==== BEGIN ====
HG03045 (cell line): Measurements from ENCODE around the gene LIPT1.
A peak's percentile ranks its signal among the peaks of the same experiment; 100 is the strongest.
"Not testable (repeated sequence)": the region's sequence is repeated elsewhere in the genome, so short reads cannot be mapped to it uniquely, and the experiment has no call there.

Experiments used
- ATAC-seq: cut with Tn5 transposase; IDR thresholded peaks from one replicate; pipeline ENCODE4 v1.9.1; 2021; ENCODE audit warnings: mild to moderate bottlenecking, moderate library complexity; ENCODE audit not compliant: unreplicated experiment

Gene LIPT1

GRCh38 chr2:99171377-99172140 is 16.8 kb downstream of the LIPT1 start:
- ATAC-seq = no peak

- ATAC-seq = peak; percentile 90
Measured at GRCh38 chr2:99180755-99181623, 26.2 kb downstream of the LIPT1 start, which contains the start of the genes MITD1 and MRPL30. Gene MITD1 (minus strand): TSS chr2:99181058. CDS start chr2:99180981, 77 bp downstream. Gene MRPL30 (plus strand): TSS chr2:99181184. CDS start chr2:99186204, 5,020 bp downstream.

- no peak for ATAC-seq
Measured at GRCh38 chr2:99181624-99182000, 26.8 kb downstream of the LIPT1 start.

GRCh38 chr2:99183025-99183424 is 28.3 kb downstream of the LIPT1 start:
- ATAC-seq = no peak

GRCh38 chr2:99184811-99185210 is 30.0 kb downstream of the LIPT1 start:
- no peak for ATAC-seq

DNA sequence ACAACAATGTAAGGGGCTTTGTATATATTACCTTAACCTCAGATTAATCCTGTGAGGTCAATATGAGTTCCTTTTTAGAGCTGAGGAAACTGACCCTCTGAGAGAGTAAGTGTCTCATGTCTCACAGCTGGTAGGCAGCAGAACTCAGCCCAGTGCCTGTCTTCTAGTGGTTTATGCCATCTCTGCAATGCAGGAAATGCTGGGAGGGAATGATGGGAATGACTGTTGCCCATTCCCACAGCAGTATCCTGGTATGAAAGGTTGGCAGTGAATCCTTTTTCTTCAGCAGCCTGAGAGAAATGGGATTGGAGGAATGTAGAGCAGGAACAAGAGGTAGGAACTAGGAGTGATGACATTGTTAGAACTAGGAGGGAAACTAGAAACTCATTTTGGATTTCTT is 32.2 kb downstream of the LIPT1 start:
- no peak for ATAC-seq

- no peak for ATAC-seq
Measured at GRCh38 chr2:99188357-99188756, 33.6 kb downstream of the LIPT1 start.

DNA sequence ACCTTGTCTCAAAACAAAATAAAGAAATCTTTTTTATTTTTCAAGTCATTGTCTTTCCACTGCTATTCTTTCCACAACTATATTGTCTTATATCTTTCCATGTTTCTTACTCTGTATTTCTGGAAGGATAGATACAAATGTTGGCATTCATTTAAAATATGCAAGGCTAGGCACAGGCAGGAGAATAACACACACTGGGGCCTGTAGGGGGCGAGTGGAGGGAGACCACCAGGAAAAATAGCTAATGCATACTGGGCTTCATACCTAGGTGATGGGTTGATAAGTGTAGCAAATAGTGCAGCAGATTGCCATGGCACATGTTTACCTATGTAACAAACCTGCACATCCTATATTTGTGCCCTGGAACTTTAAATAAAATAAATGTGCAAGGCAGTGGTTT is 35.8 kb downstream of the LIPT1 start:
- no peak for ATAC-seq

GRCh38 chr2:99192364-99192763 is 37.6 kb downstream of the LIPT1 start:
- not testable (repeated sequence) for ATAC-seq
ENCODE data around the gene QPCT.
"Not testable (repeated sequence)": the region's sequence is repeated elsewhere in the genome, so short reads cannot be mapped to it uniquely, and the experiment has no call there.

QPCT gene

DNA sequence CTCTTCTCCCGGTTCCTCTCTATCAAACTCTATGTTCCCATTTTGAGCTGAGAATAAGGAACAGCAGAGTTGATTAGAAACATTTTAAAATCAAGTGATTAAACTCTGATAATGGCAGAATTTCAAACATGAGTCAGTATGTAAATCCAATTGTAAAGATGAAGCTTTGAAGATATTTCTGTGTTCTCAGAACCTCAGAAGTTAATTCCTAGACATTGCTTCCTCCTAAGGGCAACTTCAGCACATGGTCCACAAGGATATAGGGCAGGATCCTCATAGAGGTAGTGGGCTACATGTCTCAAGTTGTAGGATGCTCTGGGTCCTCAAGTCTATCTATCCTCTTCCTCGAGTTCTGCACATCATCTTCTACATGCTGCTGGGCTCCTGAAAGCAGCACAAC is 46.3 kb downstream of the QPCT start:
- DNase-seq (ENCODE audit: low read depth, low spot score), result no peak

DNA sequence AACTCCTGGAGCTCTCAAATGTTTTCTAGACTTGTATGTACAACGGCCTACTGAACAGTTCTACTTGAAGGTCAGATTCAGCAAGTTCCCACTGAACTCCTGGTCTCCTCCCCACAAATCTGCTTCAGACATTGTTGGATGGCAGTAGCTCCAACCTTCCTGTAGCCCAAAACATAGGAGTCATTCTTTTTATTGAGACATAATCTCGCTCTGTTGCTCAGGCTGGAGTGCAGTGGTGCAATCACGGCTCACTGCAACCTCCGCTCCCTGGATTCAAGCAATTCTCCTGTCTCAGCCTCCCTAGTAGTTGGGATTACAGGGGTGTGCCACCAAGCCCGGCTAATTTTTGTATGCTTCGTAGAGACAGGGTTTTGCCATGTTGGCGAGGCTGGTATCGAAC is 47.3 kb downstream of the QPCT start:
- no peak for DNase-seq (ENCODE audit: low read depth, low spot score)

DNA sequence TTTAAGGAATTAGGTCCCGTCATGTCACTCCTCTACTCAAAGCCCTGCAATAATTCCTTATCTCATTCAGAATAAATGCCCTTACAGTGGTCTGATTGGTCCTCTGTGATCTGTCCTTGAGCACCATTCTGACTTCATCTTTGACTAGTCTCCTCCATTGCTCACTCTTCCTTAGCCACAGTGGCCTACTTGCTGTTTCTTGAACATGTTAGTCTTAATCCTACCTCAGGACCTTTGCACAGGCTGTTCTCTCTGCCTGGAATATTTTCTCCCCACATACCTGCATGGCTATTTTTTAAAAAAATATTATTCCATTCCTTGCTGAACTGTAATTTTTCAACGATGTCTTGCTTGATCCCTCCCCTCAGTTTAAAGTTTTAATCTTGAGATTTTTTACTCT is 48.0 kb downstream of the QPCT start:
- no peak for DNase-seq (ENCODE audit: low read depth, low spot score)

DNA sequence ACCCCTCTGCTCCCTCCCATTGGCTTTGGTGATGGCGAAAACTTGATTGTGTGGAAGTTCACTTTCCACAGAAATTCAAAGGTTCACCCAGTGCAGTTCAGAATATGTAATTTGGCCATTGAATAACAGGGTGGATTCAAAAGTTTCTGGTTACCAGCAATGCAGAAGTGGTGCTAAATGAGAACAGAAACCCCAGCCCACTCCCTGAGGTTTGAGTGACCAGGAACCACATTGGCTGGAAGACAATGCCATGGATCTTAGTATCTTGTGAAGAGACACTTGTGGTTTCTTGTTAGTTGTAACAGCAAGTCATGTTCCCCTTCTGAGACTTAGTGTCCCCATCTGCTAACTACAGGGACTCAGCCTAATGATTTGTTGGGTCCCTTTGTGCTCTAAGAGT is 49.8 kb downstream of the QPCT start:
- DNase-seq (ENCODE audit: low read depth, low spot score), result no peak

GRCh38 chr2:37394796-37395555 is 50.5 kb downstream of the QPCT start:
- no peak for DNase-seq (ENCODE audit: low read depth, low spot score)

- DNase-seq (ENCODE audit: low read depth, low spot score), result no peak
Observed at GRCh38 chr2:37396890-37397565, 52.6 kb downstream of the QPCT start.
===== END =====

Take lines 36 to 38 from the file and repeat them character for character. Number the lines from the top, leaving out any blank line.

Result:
GRCh38 chr2:37394796-37395555 is 50.5 kb downstream of the QPCT start:
- no peak for DNase-seq (ENCODE audit: low read depth, low spot score)

- DNase-seq (ENCODE audit: low read depth, low spot score), result no peak